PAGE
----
The Land Acquisition Act of 1894 (now amended in 1984) empowers the government to acquire private lands and properties in ‘public interest’. Statistical figures on Orissa indicate that till 2000, about 20 lakh people have been directly affected by development projects in varying degrees out of which about 5 lakh have been physically displaced losing their home and hearth from their original habitat. Mining in Orissa has created "an estimated 50,000 environmental refugees," according to news reports. The government of India (1994) admits that 15.5 million people have been displaced by various development projects, out of which 74.52 percent displaced people were still awaiting rehabilitation. This unsuccessful rehabilitation policy also stands as one of the major reasons of resistance of the development projects.

Establishment of industrial projects, felling trees to supply timber for laying railway tracks, building towns and collecting raw material for industries gave birth to a process of deforestation. The destruction of forests have unleashed a situation where more and more people are being displaced from their communities and traditional ways of life and resulted in an insecure livelihood for the tribal and indigenous communities in the hilly areas and tribal belts of Orissa. Displacement dismantled the existing socio-cultural fabric and economic base of the displaced families, which has been built over several centuries and generations. It dispersed and fragmented communities, dismantled patterns of social organization and interpersonal ties; kinship groups became scattered as well. It also increased the drop out rates and caused a wider loss to the children of the displaced tribals and denied their basic right to education and literacy.

The new policies of development in consonance with the needs of the market forces have been forcing the indigenous people to leave their traditional rights of community (common property) resources and minor forest produces. In course of time, tribal lands and forests became the property of the state, denying them from their right to employment, work and livelihood. Nature turned into property. Instead of protecting the interest of the people, protection of the interest of the multinationals and profit occupied the central place in every move of progress by the state. This process of development by the state has brought disentitlement for the people, where the tribals are gradually denied access to the support system of their livelihood.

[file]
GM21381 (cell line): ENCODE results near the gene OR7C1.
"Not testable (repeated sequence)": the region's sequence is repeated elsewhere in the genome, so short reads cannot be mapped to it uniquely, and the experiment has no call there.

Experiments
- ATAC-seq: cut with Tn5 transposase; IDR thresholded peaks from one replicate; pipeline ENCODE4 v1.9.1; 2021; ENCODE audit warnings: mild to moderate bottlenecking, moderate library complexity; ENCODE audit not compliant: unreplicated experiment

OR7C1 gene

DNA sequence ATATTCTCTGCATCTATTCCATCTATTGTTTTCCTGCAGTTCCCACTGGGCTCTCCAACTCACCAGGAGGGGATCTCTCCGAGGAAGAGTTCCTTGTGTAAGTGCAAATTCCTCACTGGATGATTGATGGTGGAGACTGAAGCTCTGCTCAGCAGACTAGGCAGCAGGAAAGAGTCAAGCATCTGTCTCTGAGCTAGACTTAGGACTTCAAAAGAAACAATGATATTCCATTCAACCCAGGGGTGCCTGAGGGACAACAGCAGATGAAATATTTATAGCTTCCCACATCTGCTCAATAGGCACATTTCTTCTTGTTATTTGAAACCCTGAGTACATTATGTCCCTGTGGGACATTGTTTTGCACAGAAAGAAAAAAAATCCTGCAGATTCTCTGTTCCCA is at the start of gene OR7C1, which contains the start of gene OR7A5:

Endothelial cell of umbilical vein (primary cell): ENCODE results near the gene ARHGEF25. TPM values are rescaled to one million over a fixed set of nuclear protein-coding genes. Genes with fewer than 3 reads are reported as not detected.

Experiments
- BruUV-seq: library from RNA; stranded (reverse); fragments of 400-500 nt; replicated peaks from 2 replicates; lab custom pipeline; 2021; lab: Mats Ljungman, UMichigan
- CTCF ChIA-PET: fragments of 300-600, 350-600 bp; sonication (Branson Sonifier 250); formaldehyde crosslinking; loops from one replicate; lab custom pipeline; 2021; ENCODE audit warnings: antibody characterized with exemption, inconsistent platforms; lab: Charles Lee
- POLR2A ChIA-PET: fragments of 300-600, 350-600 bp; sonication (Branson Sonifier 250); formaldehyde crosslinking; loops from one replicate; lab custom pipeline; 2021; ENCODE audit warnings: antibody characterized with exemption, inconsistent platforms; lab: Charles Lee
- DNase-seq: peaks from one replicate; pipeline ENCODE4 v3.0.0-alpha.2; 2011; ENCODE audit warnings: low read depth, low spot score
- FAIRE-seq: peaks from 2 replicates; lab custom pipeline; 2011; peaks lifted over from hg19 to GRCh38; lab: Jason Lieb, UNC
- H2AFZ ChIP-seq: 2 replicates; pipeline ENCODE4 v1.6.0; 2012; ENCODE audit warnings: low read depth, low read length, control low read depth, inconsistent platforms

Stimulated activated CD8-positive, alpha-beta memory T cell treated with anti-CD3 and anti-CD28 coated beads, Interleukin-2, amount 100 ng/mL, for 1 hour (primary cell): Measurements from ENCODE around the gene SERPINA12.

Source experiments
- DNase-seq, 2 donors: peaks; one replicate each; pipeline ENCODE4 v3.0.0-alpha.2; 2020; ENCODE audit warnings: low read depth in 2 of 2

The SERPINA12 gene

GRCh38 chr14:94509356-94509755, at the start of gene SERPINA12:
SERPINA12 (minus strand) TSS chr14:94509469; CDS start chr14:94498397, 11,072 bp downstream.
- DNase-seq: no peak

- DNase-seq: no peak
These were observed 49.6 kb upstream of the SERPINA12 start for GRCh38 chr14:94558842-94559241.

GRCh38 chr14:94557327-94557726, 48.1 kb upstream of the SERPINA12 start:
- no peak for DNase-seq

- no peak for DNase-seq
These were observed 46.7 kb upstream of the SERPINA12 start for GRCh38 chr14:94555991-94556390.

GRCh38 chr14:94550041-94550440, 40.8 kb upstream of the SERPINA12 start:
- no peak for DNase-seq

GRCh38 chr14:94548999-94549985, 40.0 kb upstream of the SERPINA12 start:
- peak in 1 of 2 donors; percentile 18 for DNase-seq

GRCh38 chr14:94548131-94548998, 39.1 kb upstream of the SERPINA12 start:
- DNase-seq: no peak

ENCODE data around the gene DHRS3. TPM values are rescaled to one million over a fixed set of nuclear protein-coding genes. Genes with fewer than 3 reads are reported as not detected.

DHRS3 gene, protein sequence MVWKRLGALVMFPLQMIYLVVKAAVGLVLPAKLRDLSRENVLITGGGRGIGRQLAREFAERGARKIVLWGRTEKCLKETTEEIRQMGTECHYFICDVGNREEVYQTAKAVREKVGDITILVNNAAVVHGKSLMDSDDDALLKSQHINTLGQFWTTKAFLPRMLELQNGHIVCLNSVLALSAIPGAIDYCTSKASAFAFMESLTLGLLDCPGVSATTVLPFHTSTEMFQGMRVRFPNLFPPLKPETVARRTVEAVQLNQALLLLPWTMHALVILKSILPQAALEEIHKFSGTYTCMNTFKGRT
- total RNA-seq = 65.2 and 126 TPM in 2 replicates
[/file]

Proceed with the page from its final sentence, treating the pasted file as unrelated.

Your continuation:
As Cernea (2000) has argued, capitalist development projects have generated various impoverishment risks for the displaced people. These are: (1) landlessness, (2) joblessness, (3) homelessness, (4) marginalization, (5) increased morbidity and mortality, (6) food insecurity, (7) loss of access to common property, and (8) social discrimination. To this list Courtland-Robinson (2003) added two more: (9) loss of access to community services, (10) violation of human rights. A.K. Mahapatra (1996) added the eleventh point: (11) loss of educational opportunities.

It is evident from the above that the government’s patrimonial and profit oriented policies by permitting corporations for extracting mineral wealth indiscriminately and pushing thousands of people into destitution reveal the exploitative and exclusionary development agenda and unstoppable forward march capitalism in Orissa. The primacy of profit over people has severely violated the human rights of the people. The democratic state has given rise to a kind of Hobbesian ‘state of nature’ where a sense of fear, insecurity, and lack of freedom rule over society. The Hegelian state, which ensures and legitimizes the freedom in civil society and protects the citizens, is now using its sovereign powers to protect the MNCs and TNCs to crush the interests of the citizens. The citizens are turned into refugees and aliens in their own country, the ‘foreigners’ and ‘aliens’, because of the capital they possess, are treated more than citizens. And, civil society as a sphere of freedom has turned into a domain of the oppressed.


1. Sahoo, Sarbeswar (2005) ‘Tribal Displacement and Human Rights Violation in Orissa’, Social Action, April-June, 2005, Vol. 55, No. 2

2. Cernea, M. (2000) ‘Risks, Safeguards, and Reconstruction: A Model for Population Displacement and Resettlement’, Economic and Political Weakly, October 7

3. Mitra, A., Gupta, A. and Nitya, V. (2004) ‘The Hot New States for Business’, Business Today, November 21, pp. 120-128

4. Das, Prafulla (2006) ‘Churning in Orissa’, The Hindu, January 13

Sarbeswar Sahoo is a PhD Candidate, Department of Sociology, National University of Singapore,,